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The lie machine predates the lie detector test by centuries in the form of propaganda. Every day we are subjected to it in one form or another. From politics and science to commercial products and services our minds are bombarded with misleading and false information.

Rumours v Propaganda

There is a significant difference between rumour and propaganda. The former is more often started for malicious purposes to provoke adverse reaction or intrigue. The latter is utilised with the intent of playing on emotions and manipulating minds to persuade people that something is true.

Rumours tend to begin with an allegation or assertion. As they propagate people add their own spin on them and molehills turn into mountains. Conversely propaganda is immediately presented as the absolute truth and usually heavily funded.

The EU Referendum

The most recent example of propaganda in the UK was, and continues to be, the EU referendum that took place in 2016. The Remain side of the argument sought to push the idea that Britain would suffer irreparably and become completely isolated by leaving the European Union. The Leave campaign used fear of mass immigration and inferred that by leaving, the money saved would be put into the NHS. The UK government being controlled by a foreign power was also heavily played upon by Brexiteers.

There is no objectivity with propaganda. It’s designed to mislead utilising many forms of media to psychologically influence public opinion. It subtly presents misinformation with a bias toward the end goal. Often complete lies are told and censorship implemented to hide facts that don’t match the narrative. This is especially true when it’s a political campaign.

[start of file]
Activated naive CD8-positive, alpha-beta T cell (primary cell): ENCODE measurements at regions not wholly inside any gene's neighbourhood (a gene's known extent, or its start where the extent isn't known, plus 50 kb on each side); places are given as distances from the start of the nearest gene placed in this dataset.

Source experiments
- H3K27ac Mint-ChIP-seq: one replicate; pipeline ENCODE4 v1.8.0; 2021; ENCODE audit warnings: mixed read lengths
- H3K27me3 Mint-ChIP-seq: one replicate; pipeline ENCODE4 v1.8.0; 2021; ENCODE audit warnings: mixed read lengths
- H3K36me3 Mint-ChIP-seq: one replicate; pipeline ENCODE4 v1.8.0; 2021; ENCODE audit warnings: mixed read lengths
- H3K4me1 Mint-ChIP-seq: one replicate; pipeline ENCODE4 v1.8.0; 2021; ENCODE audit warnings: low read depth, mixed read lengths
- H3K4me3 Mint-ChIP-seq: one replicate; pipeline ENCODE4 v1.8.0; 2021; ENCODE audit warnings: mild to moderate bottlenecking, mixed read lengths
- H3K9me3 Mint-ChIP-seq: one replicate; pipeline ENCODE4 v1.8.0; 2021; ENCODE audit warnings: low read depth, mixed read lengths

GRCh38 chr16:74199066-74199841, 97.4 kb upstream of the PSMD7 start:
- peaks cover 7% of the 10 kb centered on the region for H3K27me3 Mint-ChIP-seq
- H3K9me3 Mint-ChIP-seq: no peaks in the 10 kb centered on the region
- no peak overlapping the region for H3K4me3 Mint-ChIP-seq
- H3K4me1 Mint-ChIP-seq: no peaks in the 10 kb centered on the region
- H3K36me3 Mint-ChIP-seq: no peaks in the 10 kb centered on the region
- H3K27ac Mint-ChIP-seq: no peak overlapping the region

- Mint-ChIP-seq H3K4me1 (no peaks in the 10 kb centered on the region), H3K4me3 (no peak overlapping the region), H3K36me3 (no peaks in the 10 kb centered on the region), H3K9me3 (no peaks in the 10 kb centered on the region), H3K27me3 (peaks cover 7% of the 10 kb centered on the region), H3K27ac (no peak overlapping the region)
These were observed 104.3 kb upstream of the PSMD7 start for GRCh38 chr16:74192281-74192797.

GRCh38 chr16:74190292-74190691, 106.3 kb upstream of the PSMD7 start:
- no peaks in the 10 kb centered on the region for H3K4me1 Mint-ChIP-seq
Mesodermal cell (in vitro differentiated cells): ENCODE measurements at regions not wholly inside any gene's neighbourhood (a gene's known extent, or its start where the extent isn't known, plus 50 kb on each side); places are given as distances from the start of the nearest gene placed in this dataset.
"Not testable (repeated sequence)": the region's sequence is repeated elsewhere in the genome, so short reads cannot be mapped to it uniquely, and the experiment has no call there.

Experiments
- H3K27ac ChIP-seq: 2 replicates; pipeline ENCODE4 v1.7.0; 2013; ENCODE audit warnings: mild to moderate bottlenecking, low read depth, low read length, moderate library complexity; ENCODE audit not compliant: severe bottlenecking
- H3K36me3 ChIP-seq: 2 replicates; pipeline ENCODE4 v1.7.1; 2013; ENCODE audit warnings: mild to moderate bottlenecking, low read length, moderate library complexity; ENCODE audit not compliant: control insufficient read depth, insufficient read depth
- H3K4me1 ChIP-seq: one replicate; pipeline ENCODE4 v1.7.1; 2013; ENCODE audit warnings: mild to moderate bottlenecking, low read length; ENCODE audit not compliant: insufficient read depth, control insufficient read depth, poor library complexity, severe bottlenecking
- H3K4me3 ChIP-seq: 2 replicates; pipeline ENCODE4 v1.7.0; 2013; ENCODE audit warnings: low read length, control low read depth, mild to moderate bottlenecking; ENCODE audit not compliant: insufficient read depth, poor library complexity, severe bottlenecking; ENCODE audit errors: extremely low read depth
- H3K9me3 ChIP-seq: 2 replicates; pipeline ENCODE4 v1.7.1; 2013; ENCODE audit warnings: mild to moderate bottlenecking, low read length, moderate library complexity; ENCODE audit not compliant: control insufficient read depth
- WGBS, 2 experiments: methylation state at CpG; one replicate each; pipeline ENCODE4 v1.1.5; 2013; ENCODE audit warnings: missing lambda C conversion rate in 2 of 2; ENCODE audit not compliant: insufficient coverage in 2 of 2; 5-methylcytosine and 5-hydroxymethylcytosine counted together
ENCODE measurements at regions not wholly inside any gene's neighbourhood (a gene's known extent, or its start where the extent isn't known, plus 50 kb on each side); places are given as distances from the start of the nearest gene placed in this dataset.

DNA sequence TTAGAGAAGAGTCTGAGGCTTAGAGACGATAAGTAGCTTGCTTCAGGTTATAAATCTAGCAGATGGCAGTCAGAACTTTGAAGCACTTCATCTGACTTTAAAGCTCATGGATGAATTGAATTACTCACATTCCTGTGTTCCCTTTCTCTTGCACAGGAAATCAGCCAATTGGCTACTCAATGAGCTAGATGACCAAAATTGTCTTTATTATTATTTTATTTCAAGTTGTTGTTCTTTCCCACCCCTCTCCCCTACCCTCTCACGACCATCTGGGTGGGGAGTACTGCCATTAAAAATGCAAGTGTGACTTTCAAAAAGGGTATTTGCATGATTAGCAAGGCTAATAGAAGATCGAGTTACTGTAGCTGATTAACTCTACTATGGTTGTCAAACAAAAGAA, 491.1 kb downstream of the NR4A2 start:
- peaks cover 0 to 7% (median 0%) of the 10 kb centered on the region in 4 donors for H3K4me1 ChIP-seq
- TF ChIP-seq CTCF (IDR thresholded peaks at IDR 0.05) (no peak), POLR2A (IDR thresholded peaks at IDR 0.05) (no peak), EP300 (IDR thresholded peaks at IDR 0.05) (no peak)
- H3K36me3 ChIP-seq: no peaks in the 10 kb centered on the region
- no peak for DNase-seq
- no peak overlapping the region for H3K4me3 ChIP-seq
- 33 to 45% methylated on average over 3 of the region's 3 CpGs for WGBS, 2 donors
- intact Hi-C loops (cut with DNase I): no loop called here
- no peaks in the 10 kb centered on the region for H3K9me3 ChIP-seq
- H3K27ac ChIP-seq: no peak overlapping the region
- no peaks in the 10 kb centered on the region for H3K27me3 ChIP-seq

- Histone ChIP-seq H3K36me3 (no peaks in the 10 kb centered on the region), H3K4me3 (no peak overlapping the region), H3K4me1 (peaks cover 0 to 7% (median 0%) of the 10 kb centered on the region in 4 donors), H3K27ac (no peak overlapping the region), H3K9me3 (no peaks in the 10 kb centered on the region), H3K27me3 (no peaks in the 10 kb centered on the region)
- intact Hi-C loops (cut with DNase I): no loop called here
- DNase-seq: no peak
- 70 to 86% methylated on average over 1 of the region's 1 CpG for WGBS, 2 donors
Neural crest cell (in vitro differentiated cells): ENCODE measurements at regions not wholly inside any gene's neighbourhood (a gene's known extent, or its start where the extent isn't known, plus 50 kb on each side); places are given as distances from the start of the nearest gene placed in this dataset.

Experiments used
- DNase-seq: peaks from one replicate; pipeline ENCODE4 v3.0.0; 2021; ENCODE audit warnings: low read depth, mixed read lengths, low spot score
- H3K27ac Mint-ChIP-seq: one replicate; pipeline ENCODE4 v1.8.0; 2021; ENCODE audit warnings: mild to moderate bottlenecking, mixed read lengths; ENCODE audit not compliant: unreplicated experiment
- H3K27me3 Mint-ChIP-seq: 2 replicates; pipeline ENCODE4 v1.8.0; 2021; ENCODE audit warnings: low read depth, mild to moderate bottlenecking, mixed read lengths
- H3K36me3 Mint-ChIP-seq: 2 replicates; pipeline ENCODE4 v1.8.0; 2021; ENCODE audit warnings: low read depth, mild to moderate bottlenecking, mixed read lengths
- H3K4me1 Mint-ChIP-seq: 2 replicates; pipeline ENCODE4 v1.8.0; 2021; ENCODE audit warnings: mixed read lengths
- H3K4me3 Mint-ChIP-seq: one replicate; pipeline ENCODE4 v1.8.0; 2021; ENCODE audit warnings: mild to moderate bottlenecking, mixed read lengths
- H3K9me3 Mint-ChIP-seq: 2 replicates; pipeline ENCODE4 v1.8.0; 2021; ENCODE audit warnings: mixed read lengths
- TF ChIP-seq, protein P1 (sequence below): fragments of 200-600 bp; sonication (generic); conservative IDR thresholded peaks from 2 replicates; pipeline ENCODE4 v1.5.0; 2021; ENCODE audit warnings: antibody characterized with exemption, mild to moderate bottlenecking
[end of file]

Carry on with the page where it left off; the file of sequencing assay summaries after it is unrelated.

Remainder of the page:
By using graphics and slogans and censoring certain uncomfortable truths, these campaigns are powerful tools for hoodwinking the public.

Non-political use of propaganda

The big lie machine is not only used politically. Non profit organisations and large corporations often use it to influence the price of stocks and shares. Highly competitive industries will start a negative rumour about a rival. By the time enough money and influence on the media has been expended, the rumour becomes a fact. This can cause share prices to plummet. It can also work in reverse by spreading disinformation to make then skyrocket! This type of campaign works on the premise that the public will believe there is no smoke without fire!

Fake News

An expression perhaps made most famous by the current President of the United States, fake news is a form of propaganda.

Newspapers and magazines whether online or printed rely on advertising revenue. “News” sites are no different wishing to increase visitors to their pages in the hope they will click on the many advertisements displayed. When a fake news article is shared on social media platforms such as Twitter or Facebook possibly millions of times, it is perceived as truth. Often it just isn’t!

Scientific research

When science gets it wrong, it’s easy to believe that scientist are liars. This is seldom the case because what may have seemed true at the time of research can be proven wrong by advanced technology and any other factors. However, some suspicion can be attached to scientific reports when the funding for them is provided by those who would benefit.

An old adage is “follow the money” and it applies today as much as it has applied in the past.

It is a great pity that the noses of people who tell lies don’t grow longer, like that of Pinocchio. However, if you believe someone has told you a fib you have recourse to a lie detector test. Whether it’s a family member, someone in your company or your spouse we are always here to help you find the truth! Call us to today to discuss our private lie detector test and how it can help you resolve any issues you have with dishonesty.

Propaganda, Fake News and the Lie Detector Test
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